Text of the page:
We remember WIM Eileen Betsy Tranmer who passed away on September 26th, 1983.
She was the first English woman to be awarded by FIDE the Woman’s International Master title in 1950.
“From The Anglo-Soviet Radio Chess Match by Klein and Winter :
Miss E. Tranmer was born in Scarborough, North Yorkshire in 1910, and learned chess at the age of six. She did not take it up seriously, however, until 1936. Under the tuition of W. Winter she has made notable progress, and her performances include a second prize in the British Correspondence Championship 1944, as well as first prize in one of the subsidiary tournaments at Hastings, 1945.
By profession Miss Tranmer is a musician and has played principal clarinet in the Scottish and Sadler’s Wells Orchestras.”
From British Chess Magazine, Volume CIII (103, 1983), Number 11 (November), page 482-83 (presumably written by Bernard Cafferty) :
“Eileen Tranmer died in hospital at Ticehurst on September 26th after a long illness. Born in Scarborough, May 5th 1910, she was a professional clarinet player and played in a number of prominent British orchestras till forced to retire by deafness.
One of the leading British players in the two decades after the war, Eileen won the British Ladies Championship in 1947, 1949 (with a 100% score), 1953 and 1961, and played in the British Championship at Buxton, 1950. Her international record was sparse, as was the case with nearly all English players of that period. Nevertheless, she made her mark in the 1949-50 first post-war Women’s World Championship where she finished 5-7th in a field of 16, beating Bykova, again, and finished 7th in the field of 16.
We are grateful to WCM Dinah Norman for sending us these memories :
“Eileen Tranmer was one of the best English chess lady players of her generation.
I only played her once at Oxford in an International Ladies Tournament held between 24 July and 1 August 1971. Eileen totally outplayed me and I lost the game.
Eileen was a member of Acton Chess Club where there were three active lady players at that time. They were Jean Rogers, Olive Chataway and Eileen. Eileen lived in Acton then.
Eileen was a professional musician and had to stop playing when she became deaf which was dreadful for her.
In 1969 Eileen, Rowena Bruce and I were selected to play in the Ladies Chess Olympiad Team in Lublin, Poland. Sadly Eileen was taken ill just before the event so Rowena and I had to play all 13 rounds without a break. I was on Board 1 and at the end Rowena and I were exhausted and I had to withdraw from a tournament in the Czech Republic without playing a game. The food in Poland was awful so we said never again!
Eileen was very friendly with Harry Golombek. The expectation among the lady chess players was that they would get married but she never did. Harry did not drive and Eileen was very kind driving Harry and his elderly mother around.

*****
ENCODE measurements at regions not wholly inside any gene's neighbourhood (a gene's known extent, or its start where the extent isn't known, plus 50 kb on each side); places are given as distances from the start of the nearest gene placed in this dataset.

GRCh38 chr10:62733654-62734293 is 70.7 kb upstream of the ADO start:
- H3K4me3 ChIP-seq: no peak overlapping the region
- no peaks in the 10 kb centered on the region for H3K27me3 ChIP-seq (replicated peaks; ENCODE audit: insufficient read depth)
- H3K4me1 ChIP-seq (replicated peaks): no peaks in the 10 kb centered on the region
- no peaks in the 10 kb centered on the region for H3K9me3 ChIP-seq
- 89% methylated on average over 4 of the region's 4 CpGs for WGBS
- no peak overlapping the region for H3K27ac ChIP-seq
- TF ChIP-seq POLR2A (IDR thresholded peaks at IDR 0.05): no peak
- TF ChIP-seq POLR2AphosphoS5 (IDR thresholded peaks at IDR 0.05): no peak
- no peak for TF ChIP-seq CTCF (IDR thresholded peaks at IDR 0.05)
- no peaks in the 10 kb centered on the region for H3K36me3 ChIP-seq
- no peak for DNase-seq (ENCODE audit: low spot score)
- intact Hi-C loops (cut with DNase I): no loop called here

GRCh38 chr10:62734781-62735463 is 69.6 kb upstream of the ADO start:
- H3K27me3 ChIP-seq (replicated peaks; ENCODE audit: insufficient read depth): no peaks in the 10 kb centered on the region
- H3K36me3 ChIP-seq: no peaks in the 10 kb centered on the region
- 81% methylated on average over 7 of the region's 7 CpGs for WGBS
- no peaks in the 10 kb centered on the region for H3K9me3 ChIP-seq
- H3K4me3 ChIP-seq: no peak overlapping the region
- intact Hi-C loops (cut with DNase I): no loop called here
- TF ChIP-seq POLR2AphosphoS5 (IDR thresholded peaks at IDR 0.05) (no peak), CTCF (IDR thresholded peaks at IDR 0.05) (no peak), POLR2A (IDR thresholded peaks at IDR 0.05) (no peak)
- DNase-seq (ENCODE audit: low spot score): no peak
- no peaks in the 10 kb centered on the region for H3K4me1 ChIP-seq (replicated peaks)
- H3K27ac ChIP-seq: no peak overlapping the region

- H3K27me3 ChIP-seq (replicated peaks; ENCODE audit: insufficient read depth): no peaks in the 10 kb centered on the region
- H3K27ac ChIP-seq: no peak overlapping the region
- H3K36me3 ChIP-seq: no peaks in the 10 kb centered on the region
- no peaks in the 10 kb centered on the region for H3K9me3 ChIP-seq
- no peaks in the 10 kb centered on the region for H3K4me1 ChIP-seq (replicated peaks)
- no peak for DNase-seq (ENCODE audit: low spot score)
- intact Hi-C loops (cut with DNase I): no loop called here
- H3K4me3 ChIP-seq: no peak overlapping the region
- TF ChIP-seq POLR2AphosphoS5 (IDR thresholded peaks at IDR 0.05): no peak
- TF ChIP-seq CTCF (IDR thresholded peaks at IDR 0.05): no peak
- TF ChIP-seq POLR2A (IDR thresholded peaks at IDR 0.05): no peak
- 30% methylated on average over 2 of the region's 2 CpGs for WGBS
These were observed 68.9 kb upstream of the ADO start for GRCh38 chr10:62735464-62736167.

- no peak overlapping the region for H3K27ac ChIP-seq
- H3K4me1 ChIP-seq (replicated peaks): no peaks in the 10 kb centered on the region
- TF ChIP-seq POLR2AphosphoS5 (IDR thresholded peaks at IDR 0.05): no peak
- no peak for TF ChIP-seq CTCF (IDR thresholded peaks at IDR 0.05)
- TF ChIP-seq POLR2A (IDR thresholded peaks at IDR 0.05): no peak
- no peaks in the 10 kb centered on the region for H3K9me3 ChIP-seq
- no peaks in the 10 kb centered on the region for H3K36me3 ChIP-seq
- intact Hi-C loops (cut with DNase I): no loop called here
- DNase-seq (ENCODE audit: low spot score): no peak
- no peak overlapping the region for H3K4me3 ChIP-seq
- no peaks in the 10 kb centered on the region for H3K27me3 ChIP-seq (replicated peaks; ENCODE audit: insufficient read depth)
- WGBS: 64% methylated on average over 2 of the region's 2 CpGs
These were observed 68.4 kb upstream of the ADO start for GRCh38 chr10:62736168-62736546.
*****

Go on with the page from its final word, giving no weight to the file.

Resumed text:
Very sadly Eileen’s brother was killed in a car crash and after that Eileen suffered mental problems. Eileen lived near John and Jean Rogers and John said Eileen would turn up at their home in the middle of the night wanting to play chess.
The last time I saw Eileen was at Paignton. Her friend Olive Chataway brought her to Paignton and Eileen played in the bottom tournament and did badly. Eileen did not recognise myself or Rowena which was very sad.
Eileen later left Acton and moved to Tring. Eileen was a pleasant and modest person and was well liked. She had a good sense of humour.”
From the obituary in The Times of London we learn that her last few years were over-shadowed by an illness that preyed on her mind.
We take the following game from the August 1944 issue of BCM. The game was played in the BCCA Championship, and curiously enough there was an enquiry about that event to the BCF only a short while ago – a Georgian journalist wishes to quote that wartime performance as an early example of success by a woman in male chess company! ”
Gerald Abrahams in Not only Chess, wrote about Eileen (Chapter 18 : What Achilles Saw Among Women) as follows :
“To revert to the British Ladies, they were joined in the late 1930s by a very able pupil of Miss Menchik, the Yorkshire Clarinettist Eileen Tranmer; a woman whose chess I have seen to express some admirable qualities of mind and character. I had the privilege of watching her is Moscow in 1949-50, when, handicapped by influenza of a particularly virulent kind – what the Russians call “grippe” – she won some five or six consecutive games, to finish in the prize list of the new official Women’s World Championship. There had been two championships before, which Vera has won easily. Since Vera had unhappily perished in the Blitz, they looked at Moscow for her successor.”
Here is her Wikipedia entry